Protesters in Stockholm and Sarajevo have denounced the awarding of the 2019 Nobel Prize in Literature to Austrian author Peter Handke over his support for Serbia during the wars in the former Yugoslavia.
Handke and the Nobel laureates in chemistry, medicine, physics and economics received their prizes from Sweden’s King Carl XVI Gustaf at Tuesday evening’s ceremony in the capital. Polish author Olga Tokarczuk, the winner of the postponed 2018 prize for literature, also collected her award.
In 1997, Handke was accused of minimising Serb war crimes in his book A Journey to the Rivers: Justice for Serbia.
Hundreds braved cold winter weather to protest in Stockholm, with some waving Bosnian flags and placards bearing messages such as “Who do you trust: Handke or the Hague?” and “No prize to genocide”.
“He’s allowed to write what he wants. The problem is that he is being honoured for his writings,” Teufika Sabanovic, a protest organiser in Stockholm, told the AFP news agency.
“He defends war criminals, he qualifies genocide, he qualifies genocide deniers. Where is the limit for what is acceptable?” asked Srebrenica-born Sabanovic, who lost much of her family in the genocide.
Some 8,000 Bosnian Muslim men and boys were slaughtered by Bosnian Serb forces in July 1995 in the event, which the International Criminal Tribunal for the former Yugoslavia has recognised as a genocide.
Meanwhile, protests also took place in the Bosnian capital, Sarajevo, where a giant electronic display showed Handke next to skills with the message “Shame on You”.
“As a citizen of Sarajevo I am horrified with this,” resident Senka Tinjak said. “He is a genocide denier. He claims genocide did not happen in Bosnia. We will never forget this.”
The choice of Handke came as the Swedish Academy struggles to recover from a scandal that saw a member’s husband convicted of rape and resulted in the 2018 prize being postponed and awarded this year to Tokarczuk.
The Academy said it had chosen to honour Handke “for an influential work that with linguistic ingenuity has explored the periphery and specificity of human experience”.
“I don’t understand why, if the Nobel prize wants to show that it’s moved with the times, it’s giving this award to somebody who has been around for a very long time but who is also so controversial,” Helen Finch, a professor in German at the University of Leeds, told Al Jazeera at the time of the announcement.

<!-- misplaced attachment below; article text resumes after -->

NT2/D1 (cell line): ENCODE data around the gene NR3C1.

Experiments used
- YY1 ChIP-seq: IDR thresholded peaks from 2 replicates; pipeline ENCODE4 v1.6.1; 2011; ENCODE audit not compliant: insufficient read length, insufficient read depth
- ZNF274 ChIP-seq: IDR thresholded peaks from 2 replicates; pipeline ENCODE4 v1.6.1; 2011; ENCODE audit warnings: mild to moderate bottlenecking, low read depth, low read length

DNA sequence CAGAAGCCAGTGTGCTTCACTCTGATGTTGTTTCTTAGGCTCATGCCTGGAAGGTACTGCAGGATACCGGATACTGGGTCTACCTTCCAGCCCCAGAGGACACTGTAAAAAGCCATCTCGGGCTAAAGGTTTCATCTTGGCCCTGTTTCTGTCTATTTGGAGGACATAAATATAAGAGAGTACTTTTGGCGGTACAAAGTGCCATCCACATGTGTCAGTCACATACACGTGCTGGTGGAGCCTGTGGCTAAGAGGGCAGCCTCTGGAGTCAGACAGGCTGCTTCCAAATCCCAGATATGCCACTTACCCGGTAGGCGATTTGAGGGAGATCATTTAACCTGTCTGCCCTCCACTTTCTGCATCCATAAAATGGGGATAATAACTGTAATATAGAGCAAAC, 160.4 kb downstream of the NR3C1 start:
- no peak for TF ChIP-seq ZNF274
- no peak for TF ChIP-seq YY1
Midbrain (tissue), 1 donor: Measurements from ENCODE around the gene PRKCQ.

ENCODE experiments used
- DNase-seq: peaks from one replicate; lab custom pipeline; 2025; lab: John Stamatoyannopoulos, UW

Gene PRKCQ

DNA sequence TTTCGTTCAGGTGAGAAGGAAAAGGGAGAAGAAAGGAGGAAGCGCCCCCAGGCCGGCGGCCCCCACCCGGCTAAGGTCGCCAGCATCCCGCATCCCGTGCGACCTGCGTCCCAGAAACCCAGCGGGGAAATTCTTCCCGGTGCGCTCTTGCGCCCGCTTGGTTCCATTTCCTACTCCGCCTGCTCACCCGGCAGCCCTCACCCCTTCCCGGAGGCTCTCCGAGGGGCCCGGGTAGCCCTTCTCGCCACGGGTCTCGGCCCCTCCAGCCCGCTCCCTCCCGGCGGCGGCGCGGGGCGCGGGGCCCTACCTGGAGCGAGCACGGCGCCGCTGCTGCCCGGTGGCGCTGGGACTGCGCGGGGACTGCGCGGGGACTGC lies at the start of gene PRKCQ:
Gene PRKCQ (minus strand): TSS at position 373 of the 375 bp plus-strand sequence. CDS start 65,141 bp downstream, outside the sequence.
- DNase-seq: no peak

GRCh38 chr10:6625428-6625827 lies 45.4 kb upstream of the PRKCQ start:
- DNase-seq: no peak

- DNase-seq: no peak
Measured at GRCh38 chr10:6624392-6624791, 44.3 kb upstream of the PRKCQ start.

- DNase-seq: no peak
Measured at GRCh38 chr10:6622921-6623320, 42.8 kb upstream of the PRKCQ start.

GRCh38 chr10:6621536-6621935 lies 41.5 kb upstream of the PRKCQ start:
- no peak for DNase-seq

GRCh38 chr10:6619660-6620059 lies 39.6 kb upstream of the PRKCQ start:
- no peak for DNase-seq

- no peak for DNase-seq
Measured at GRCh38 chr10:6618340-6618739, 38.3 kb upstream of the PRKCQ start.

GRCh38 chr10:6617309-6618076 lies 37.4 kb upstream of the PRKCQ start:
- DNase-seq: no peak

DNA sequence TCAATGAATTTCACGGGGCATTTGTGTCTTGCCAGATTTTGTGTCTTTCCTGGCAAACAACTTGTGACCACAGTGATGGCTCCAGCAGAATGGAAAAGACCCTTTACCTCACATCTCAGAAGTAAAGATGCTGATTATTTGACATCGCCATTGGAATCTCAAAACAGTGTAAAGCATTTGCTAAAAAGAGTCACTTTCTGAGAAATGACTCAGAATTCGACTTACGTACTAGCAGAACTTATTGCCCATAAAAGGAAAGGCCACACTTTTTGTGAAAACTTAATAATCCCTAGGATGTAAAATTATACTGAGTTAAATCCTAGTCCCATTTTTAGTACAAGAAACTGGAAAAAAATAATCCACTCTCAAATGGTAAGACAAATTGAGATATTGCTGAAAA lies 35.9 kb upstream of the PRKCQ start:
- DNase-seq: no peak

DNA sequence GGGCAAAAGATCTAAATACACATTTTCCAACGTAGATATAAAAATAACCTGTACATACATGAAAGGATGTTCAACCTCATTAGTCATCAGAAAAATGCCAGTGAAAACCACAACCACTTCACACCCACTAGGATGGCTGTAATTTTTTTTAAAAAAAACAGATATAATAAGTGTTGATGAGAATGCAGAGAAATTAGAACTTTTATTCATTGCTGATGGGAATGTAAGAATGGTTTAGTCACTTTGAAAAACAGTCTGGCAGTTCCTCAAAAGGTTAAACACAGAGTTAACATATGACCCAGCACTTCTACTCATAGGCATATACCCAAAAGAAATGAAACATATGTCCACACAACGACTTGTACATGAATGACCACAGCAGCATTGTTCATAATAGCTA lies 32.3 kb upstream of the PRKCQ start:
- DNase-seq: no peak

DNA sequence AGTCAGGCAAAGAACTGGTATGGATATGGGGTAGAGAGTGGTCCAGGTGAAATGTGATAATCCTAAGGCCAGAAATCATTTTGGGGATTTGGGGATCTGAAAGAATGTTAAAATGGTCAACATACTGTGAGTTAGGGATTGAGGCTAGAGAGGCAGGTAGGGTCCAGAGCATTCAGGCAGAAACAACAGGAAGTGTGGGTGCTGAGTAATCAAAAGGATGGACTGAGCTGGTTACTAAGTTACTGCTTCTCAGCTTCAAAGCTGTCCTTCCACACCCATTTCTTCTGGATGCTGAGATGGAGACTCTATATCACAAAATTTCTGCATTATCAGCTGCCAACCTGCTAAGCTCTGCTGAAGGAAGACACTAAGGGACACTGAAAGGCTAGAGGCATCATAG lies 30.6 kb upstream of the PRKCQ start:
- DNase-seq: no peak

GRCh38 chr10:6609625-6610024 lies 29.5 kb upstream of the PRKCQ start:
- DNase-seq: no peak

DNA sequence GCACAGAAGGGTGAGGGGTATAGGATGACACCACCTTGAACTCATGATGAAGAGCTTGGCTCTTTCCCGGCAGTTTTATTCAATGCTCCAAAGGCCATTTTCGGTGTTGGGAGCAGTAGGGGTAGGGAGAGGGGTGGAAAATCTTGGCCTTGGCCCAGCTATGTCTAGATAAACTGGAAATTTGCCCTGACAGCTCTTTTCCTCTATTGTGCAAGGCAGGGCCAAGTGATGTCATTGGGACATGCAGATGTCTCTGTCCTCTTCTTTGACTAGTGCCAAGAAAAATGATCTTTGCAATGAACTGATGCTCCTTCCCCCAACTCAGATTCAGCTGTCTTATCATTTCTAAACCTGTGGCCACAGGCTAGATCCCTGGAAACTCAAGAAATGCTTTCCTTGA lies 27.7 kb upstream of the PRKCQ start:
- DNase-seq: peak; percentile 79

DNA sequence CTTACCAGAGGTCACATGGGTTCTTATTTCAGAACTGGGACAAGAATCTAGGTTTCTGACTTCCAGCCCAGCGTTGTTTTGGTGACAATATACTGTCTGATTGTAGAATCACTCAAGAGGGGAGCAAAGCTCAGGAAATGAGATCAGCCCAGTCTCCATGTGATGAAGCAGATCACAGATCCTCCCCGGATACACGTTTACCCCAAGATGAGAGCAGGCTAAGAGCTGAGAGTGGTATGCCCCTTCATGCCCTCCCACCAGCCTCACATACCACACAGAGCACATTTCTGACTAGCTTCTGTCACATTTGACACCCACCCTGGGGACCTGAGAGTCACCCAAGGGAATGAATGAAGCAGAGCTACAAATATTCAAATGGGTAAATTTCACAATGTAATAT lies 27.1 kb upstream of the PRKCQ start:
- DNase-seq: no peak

“I do think that Handke’s aesthetic achievements are fantastic: his writing is beautiful, he thinks very deeply about his words, but I don’t think you can separate that from his toxic political positions,” she said.
Handke dodged questions on the Balkan wars at a news conference in Stockholm on Friday, telling reporters: “I like literature, not opinions.”
However, the writer has reiterated his views several times since the publication of his book, including in November when he told the German weekly Die Zeit:
“Not one word I have written about Yugoslavia can be denounced, not a single one. It’s literature”.
Handke has not been invited to a traditional event for literature laureates with high school students in a Stockholm suburb, where many students are of foreign background. Tokarczuk will, however, attend.
At the Nobel banquet, which follows the ceremony, Handke is to be the laureate seated farthest from the king and queen at the head table, while Tokarczuk is to be seated between the king and Prince Daniel, the husband of Crown Princess Victoria.
Organisers have refused to comment on the seating arrangements.
While Anders Olsson, the head of the Swedish Academy’s Nobel committee, defended awarding the prize to Handke, insisting he is “not a political writer”, committee member Peter Englund disagreed.
“I will not participate in Nobel Week this year … Celebrating Peter Handke’s Nobel Prize would be pure hypocrisy on my part,” Englund said on Friday.
Charlotte Mitchell contributed to this report